Play It’s a day late this week, but it’s a good one. I’ve been playing a lot of League of Legends with Double Damsels and the mysterious G and this felt like the time to show off what we do. It’s NSFW because of the language.
See, my character, Fiddlesticks, isn’t really designed for this mode in the game. In fact, he’s so ill-suited to it, that most other players just ignore him. That’s their mistake. The sneaky scarecrow strategy is risky but rewarding.
It’s been a while since I uploaded a new video, but the streak ends today. My Thomas Was Alone let’s play campaign continues with massive user error. Sure, the ominous pixel cloud is showing up more often for our intrepid rectangles, but I’m the biggest threat to their safety right now.
My let’s play series of Thomas Was Alone continues with a longer, easier to hear installment. While Chris, John, and Thomas continue their journey through the ever-shifting landscapes of their OS, a new hero rises out of the depths of depression.
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I’ve started my first official let’s play run over at Play It, my bimonthly video game show on Sketchy Details @YouTube. The game is Thomas Was Alone, because of course I’m going to let’s play a quirky indie platformer.
I cannot stress how much I love this game. If you don’t have it, you should get it. It’s easily one of the best indie platformers, right up there with Super Meat Boy and Fez. Only driven by a really beautiful, heart felt, funny, charming, and engaging story about rectanglular glitches randomly produced in a computer operating system.
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What happens when a bad game that’s selling very well suddenly gets pulled from the Android and iOS app stores? Infamy.
Flappy Bird is the now unattainable mobile game where you attempt to guide a bird through a series of sewer pipes by tapping on the screen. Last week, the game was pulled from sale for reasons. Either the creator grew tired of the backlash over the poorly designed and/or intentionally extremely difficult game or larger game companies threatened legal action for stealing artwork straight from their games (namely, Nintendo, cause those sewer pipes, grass, and ground design are the same as Super Mario Bros). Now, you can’t even submit a game with the word “Flappy” in the title because Apple will tell you you’re profiting off of another game’s notoriety. Google is also rejecting clones and games with “Flappy” in the title, but they aren’t saying why.
Fortunately, this is 2014. Game designers are very good at keeping things alive if they want to. Flappy Bird clones are all over the place. None are as clever as FlapMMO.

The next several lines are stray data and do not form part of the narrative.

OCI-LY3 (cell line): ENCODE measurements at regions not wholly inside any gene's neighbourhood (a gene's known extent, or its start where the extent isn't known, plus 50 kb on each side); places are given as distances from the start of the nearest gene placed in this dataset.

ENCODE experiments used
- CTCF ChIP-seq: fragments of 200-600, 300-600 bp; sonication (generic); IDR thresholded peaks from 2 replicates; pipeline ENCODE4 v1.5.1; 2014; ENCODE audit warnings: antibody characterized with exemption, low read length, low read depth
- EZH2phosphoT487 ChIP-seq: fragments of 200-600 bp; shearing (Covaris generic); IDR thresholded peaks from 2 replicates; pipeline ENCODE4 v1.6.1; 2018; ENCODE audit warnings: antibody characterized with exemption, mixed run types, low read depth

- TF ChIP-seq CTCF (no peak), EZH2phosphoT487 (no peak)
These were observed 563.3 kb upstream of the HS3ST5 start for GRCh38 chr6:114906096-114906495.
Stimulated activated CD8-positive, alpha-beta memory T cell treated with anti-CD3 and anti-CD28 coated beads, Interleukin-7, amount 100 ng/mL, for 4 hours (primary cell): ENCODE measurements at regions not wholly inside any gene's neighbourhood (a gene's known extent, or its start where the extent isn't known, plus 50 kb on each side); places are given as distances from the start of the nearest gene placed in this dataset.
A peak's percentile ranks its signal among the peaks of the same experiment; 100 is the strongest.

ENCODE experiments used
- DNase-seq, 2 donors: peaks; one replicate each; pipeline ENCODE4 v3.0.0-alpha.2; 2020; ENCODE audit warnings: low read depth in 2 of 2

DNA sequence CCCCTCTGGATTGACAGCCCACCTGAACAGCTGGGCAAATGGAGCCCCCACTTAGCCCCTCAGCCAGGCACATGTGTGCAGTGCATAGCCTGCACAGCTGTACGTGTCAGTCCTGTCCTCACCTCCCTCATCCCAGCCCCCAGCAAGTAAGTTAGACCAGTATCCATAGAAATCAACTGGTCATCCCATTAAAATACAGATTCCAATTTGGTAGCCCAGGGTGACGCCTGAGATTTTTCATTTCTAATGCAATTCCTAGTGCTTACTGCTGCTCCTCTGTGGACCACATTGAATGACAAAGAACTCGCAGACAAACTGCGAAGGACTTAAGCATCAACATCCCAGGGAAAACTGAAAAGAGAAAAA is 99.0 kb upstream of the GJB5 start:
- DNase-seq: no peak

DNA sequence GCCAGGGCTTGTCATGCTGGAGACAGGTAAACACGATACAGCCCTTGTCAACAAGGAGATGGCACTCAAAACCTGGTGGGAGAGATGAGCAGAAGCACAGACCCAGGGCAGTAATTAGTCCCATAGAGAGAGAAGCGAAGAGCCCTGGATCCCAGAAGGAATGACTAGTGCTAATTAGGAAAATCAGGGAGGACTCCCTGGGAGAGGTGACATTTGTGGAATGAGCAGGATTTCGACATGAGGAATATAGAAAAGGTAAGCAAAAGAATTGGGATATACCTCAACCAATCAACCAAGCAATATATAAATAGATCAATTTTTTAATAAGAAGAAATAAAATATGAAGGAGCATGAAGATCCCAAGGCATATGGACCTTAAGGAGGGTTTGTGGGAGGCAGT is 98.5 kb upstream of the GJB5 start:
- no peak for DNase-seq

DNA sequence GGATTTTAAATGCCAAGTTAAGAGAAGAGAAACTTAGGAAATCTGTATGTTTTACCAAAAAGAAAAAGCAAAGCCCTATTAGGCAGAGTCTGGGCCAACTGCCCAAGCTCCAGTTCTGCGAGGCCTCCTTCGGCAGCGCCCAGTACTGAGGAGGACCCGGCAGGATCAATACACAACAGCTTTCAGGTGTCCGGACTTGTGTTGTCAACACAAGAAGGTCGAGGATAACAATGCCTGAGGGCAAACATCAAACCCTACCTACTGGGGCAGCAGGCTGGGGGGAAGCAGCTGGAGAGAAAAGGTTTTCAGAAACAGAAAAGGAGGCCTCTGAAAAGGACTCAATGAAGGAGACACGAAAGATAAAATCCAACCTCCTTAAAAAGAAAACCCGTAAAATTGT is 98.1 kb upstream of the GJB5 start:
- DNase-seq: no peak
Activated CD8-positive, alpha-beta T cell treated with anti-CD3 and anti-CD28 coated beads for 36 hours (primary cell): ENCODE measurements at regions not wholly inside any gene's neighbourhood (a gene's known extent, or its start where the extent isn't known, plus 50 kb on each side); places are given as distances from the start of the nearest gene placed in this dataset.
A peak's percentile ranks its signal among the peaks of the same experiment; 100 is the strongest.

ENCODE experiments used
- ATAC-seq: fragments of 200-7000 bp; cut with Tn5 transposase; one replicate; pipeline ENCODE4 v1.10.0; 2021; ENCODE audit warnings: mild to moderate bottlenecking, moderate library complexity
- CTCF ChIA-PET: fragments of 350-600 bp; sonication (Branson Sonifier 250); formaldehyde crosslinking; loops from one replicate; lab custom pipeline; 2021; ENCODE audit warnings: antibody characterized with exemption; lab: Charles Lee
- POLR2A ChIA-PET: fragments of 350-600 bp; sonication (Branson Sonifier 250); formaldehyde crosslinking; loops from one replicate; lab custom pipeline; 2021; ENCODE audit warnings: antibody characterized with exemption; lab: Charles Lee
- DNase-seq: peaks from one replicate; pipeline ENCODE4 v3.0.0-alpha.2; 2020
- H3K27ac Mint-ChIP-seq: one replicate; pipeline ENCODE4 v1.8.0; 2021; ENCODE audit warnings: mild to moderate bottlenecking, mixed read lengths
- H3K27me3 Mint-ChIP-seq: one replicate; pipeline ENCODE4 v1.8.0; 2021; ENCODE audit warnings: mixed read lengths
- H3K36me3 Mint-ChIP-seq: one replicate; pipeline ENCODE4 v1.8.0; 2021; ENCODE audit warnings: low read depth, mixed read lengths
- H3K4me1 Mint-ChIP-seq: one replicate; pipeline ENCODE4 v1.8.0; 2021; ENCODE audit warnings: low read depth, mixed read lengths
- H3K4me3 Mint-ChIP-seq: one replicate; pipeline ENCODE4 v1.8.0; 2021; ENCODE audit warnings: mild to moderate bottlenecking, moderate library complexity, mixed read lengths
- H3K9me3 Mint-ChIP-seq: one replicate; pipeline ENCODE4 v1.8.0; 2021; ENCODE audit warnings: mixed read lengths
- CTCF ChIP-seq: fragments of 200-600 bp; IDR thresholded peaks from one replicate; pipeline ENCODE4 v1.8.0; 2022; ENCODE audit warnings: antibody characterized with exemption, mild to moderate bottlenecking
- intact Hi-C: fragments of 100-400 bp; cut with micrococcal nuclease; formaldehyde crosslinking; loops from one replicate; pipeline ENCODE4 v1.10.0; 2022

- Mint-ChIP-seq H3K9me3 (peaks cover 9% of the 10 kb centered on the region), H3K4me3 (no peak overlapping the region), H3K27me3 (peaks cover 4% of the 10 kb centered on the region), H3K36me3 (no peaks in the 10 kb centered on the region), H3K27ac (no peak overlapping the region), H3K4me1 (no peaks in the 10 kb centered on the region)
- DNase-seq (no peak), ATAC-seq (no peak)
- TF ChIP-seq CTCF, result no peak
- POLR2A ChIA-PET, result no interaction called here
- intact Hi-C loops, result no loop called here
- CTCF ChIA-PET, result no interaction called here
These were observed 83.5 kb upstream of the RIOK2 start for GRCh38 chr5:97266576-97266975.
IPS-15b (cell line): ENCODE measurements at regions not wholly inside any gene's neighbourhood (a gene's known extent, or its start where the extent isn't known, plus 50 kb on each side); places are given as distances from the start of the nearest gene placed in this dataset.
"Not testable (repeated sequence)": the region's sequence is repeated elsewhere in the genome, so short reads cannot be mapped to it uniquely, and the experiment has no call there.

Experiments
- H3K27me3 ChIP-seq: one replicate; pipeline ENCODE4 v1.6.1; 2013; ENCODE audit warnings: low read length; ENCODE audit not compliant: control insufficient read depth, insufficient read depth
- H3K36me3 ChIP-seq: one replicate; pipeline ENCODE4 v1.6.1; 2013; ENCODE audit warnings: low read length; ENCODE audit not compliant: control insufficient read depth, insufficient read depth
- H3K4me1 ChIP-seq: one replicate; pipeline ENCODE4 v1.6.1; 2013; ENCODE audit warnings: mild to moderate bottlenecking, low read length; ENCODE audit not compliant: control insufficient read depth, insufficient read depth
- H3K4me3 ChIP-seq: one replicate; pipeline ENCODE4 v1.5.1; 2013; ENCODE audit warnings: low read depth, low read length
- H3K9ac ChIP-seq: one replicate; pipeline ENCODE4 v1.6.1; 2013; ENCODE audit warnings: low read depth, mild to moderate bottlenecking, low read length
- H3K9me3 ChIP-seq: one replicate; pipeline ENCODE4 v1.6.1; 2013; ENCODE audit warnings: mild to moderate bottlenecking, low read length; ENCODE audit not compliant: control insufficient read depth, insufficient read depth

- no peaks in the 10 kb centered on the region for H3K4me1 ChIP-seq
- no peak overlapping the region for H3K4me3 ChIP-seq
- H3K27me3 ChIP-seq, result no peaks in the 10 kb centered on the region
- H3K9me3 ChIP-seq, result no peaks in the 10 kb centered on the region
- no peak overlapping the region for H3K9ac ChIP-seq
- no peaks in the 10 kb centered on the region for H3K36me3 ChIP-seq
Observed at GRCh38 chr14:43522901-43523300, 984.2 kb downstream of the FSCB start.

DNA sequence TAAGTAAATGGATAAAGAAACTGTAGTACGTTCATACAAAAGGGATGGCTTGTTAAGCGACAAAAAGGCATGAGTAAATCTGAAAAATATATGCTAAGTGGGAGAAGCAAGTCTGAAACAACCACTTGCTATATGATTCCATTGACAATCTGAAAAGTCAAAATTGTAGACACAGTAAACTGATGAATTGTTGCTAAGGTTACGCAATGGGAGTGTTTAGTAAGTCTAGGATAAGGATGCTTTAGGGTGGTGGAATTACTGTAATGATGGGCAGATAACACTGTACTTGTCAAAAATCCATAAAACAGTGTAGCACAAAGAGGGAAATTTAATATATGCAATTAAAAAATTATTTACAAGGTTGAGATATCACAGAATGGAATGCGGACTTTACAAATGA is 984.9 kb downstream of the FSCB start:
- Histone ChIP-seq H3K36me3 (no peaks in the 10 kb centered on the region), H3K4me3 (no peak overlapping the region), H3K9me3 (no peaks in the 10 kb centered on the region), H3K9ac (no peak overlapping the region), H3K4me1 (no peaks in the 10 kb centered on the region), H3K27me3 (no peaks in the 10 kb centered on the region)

Today’s the day, good people. Play It, my new YouTube video game series, debuts with a look at Rust. Rust is one of the most successful Steam Early Access games so far, selling over one million copies in less than two months. It can be intimidating to jump into an MMO world that populated. The violent PVP and killer blood red bears aren’t exactly welcoming.
Never fear. I take you through Rust 101 in the first episode of Play It, showing you how to gather resources, hunt food, and turn the game into The Sims when you build your very own mansion.
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In all my years of suggesting free computer games through Play It, I’ve never suggested a game that you had to download to play. I wanted a certain level of convenience to the feature. It’s always been browser games that you could click over to immediately.
Yet, with all sorts of fun, easy to use game creation engines like RPG Maker, Twine, and Ren’Py coming out, it seems almost short-sighted not to include the occasional downloadable game. They’re not huge files, they don’t have massive processing requirements, and they don’t take a long time to download. Once you get the client to play them with, it’s just as easy as clicking over to a browser game.
The first downloadable game I’m featuring on Play It is The Witch’s House. This is a Japanese puzzle/horror game originally released last October by Fummy. He created the game in RPG Maker and has very fair requests for using the material. vgperson has the approved English translation and it’s terrifying.
I know some people are burned out on zombies. Just this year, we’ve had Warm Bodies, that disastrous World War Z adaptation (the second film this year I could not bring myself to review after watching), The Last of Us, the re-release of The War Z (now Infestation: Survivor Stories), another season of The Walking Dead, and the constant threat of new zombie projects on the horizon.
Organ Trail, a retro-PC strategy game, is different. It’s a play on Oregon Trail reset during the zombie apocalypse. You make strategic decisions like choosing whether to wait out a zombie horde, drive through slowly, or shoot out a path before going through. You stock up on supplies in towns and can even pick up jobs to earn a little cash on the side.
The new spin on this throwback PC-styled game (double nostalgia: the graphics in the shooting/exploration scenes are strongly influenced by Atari 2600) is the biggest draw and the darkest element. If one of your fellow survivors becomes sick, critically injured, or infected, you can choose to kill them.